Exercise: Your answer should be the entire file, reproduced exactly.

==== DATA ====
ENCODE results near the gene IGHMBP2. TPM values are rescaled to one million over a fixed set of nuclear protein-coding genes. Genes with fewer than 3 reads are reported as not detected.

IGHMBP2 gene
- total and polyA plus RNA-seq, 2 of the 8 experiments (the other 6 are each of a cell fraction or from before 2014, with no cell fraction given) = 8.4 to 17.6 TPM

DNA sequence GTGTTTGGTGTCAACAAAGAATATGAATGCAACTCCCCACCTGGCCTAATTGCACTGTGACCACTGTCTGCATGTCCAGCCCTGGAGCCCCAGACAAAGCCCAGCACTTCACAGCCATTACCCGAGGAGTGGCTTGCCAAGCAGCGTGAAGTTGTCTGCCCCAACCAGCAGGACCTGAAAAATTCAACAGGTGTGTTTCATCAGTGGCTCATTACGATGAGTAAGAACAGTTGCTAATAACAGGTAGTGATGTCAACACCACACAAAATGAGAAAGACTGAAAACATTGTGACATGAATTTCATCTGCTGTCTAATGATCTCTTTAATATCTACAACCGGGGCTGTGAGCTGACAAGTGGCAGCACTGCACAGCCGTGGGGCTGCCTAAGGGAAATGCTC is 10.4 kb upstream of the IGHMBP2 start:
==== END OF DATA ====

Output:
ENCODE results near the gene IGHMBP2. TPM values are rescaled to one million over a fixed set of nuclear protein-coding genes. Genes with fewer than 3 reads are reported as not detected.

IGHMBP2 gene
- total and polyA plus RNA-seq, 2 of the 8 experiments (the other 6 are each of a cell fraction or from before 2014, with no cell fraction given) = 8.4 to 17.6 TPM

DNA sequence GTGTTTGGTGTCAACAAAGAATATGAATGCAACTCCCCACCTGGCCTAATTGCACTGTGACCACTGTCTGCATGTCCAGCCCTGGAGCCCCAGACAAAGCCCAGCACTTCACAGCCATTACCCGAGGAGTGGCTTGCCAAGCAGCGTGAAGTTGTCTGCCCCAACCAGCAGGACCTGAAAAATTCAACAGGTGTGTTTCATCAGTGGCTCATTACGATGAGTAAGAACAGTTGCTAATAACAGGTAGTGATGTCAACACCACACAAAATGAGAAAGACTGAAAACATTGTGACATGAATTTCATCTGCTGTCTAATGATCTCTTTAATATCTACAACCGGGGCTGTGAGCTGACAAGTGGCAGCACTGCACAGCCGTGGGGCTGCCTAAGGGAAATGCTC is 10.4 kb upstream of the IGHMBP2 start: